We wish to congratulate you on your recent appointment to the New Zealand Asian Lawyers inaugural board. Can you tell us about the importance of this board within the legal community, what role you have on it and any goals of the board?

Thank you. It was a great privilege to be asked to be a part of the board by New Zealand Asian Lawyers Founder/Chair Mai Chen and to contribute in some way. At present, I’m a Board member doubling as the Board Secretary and I lead the Events Committee with Mai Chen. There are currently ten board members from private practice, academia and the Bar.

The importance of New Zealand Asian Lawyers can’t be understated. Asians now make up 1 in 9 of the legal profession and our numbers are increasing year on year, especially amongst lawyers in the 1-7 years PQE bracket where the Asian lawyer percentage is much higher. As an ethnic group, we are not well represented in the senior ranks of the judiciary or the profession and an important role for New Zealand Asian Lawyers is to help our members reach those top positions.

We have four basic aims – to become the thought leader for our community; be the primary hub for networking and connecting amongst our members and the profession; be a focal point for education on relevant issues; and foster development of our members amongst the profession generally.

Last year, we held a number of unique seminars and events such as hearing from Justice Susan Glazebrook on the Supreme Court decisions in the Zhang and in the Ellis cases. Both decisions were novel and ground breaking. Our events got a very strong turnout from the senior ranks of the bench and bar and we are looking to build on that.

2023 is an exciting year for New Zealand Asian Lawyers. As well as additional networking, we are looking to launch our mentoring programme across the profession which will connect our junior members with highly respected senior partners and counsel.

Can you tell us about your role as Vice President - Legal at Millennium & Copthorne Hotels NZ Ltd, what you love, and what it is teaching you about yourself?

I came back to the company in 2018 after a short spell away from the industry and legal practice to take up the role. It’s a sole charge legal and company secretarial position and I have to look after two NZX-listed companies – MCK and CDL Investments New Zealand Limited (CDI), which does residential property development

I’ve been lucky in my time with MCK to cover a wide range of legal issues from consumer guarantees to cross-border M&A and arbitration matters. It’s very helpful to have a broad knowledge of many facets of the law and being able to use that knowledge is what I most enjoy.

Many of our people have worked for MCK or CDI for a long time and it’s fantastic to have their knowledge and experience at your fingertips. What they teach me is that the finest elements of service are that it should be of the highest standard, always from the heart and with humility. That’s what I aim to provide.

What have been your role's most recent challenges, and how have you addressed these?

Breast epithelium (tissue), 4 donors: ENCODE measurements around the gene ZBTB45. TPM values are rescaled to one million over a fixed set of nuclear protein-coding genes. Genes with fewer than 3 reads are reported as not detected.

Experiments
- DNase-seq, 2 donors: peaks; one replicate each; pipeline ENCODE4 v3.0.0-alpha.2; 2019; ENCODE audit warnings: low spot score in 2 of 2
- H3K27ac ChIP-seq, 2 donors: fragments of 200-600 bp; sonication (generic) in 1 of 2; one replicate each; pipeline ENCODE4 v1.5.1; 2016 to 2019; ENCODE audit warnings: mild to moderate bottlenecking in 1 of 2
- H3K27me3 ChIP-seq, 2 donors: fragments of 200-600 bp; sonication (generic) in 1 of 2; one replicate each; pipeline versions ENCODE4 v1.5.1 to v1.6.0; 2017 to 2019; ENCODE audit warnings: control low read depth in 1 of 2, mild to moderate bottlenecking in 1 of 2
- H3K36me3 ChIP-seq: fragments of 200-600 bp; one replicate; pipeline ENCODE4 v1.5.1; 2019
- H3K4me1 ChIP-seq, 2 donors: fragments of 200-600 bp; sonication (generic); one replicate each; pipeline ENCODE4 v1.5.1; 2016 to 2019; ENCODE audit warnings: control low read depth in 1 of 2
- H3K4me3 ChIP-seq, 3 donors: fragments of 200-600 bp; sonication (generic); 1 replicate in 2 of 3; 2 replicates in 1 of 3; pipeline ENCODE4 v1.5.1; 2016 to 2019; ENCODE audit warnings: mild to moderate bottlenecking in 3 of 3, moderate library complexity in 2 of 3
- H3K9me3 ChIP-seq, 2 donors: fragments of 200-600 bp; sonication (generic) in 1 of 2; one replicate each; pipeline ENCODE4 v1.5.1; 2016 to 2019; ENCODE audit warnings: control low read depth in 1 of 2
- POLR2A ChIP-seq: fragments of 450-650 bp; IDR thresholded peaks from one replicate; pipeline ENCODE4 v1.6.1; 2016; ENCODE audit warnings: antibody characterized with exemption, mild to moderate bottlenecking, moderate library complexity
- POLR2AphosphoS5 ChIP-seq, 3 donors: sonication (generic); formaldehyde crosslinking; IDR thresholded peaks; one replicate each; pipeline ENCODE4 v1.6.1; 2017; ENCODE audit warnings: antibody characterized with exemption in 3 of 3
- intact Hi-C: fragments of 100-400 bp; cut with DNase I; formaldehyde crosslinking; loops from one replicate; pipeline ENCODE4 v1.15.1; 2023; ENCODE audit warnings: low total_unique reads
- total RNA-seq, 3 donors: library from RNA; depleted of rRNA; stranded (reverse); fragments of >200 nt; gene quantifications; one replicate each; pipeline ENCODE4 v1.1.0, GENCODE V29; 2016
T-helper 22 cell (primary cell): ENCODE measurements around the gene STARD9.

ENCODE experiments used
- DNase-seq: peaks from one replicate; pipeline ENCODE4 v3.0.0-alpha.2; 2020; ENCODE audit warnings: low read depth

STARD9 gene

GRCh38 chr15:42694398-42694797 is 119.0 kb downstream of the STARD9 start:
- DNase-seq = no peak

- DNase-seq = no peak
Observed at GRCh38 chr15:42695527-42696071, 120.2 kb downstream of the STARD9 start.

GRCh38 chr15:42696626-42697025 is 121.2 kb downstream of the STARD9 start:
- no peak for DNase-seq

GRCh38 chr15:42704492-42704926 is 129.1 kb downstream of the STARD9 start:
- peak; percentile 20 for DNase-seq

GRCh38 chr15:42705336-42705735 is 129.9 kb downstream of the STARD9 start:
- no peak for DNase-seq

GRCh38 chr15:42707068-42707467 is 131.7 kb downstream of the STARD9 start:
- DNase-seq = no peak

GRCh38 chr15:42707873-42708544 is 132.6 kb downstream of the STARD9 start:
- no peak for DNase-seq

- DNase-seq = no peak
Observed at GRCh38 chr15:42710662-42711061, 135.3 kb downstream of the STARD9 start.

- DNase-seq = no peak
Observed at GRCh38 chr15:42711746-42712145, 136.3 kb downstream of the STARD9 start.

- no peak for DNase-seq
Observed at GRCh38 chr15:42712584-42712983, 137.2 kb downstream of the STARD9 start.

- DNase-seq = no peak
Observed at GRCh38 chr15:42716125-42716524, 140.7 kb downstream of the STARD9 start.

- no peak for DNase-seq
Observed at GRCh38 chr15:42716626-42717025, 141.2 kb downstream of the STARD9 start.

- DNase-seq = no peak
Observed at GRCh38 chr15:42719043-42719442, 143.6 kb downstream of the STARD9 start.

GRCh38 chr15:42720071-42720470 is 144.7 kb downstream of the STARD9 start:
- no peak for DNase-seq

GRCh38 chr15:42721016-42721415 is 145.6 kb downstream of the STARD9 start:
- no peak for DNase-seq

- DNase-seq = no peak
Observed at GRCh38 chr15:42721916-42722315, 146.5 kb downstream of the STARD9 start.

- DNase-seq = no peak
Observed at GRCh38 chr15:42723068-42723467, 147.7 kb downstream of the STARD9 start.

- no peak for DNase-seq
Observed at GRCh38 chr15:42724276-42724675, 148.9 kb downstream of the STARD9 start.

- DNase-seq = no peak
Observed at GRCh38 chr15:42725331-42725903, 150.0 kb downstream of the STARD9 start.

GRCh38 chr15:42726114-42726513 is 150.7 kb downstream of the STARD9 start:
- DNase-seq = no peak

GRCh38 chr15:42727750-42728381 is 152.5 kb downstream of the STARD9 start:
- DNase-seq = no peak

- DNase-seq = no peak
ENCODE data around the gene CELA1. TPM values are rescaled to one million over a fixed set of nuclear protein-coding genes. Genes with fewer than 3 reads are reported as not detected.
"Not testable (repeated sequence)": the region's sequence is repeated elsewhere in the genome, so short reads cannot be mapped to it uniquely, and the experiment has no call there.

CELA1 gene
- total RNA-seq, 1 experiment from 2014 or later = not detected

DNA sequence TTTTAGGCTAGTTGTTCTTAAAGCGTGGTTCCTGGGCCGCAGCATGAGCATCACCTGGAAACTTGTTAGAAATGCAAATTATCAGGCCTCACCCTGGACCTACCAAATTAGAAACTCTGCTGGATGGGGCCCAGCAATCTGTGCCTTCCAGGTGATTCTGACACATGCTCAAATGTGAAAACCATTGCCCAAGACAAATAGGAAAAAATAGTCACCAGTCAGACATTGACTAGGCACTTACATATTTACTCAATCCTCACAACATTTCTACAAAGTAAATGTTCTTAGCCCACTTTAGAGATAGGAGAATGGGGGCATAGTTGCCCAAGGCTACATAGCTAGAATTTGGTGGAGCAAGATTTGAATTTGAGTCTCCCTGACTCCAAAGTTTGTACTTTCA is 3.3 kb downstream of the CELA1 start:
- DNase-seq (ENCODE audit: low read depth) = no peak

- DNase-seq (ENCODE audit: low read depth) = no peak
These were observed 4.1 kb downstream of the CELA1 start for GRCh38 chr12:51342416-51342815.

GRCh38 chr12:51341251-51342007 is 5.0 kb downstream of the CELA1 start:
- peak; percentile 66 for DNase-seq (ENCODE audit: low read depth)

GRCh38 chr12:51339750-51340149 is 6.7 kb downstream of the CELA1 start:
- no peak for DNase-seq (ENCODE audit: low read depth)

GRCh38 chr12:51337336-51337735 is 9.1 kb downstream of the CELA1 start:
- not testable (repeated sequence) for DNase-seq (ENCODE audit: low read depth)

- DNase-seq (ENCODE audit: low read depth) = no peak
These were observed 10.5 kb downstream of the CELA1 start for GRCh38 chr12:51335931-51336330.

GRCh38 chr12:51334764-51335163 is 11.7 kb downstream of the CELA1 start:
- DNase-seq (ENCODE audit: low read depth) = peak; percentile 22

The pandemic and all of its related consequences have had a devastating effect on our industry and our company as a whole. We’re still in recovery mode and it will be a slow grind to get back to where we were before 2020.

I’ve been through many highs and lows with MCK and CDI over a decade and half but I’ve never experienced anything like what we had to go through in 2020 and 2021. We learned a lot about ourselves and how best to work together in order to survive an existential crisis.

What was remarkable about the last three years was the determination and resilience shown by our core teams, particularly at our hotels before and after lockdowns and when we were doing MIQ work. We faced enormous people challenges and financial pressures every day and the way that our people dealt with the myriad of issues was inspiring. I was just pleased to help in any way I could.

What are some of the trends that you see in the in-house legal profession and how do you see it evolving?

What I see is a positive trend towards in-house specialisation. Previously, generalists like me would probably be more suited to in-house practice but I don’t think that’s the case now.

There are now several in-house teams which would easily rival or better some of their private practice counterparts and many who are subject matter experts in their bespoke fields. This started because of the need to reduce external legal spend but as teams have matured and grown, it’s now about building a sustainable knowledge base who know your business inside and out.  

I also think that the in-house side of the profession is still ahead in promoting career adaptability. That’s come into focus again over the past three years and I don’t know of anyone who hasn’t done a top-down / 360 degree review of their working life during the pandemic and not wanted change of some sort. That trend will continue for a while yet and will be a challenge for law firms and organisations alike who are looking to hire.

I’m not as worried about the growth of AI in law. It is and will be a great tool for litigators and lawyers drafting commercial contracts but in-house lawyering still needs the human touch!

Photo credit: CDL Investments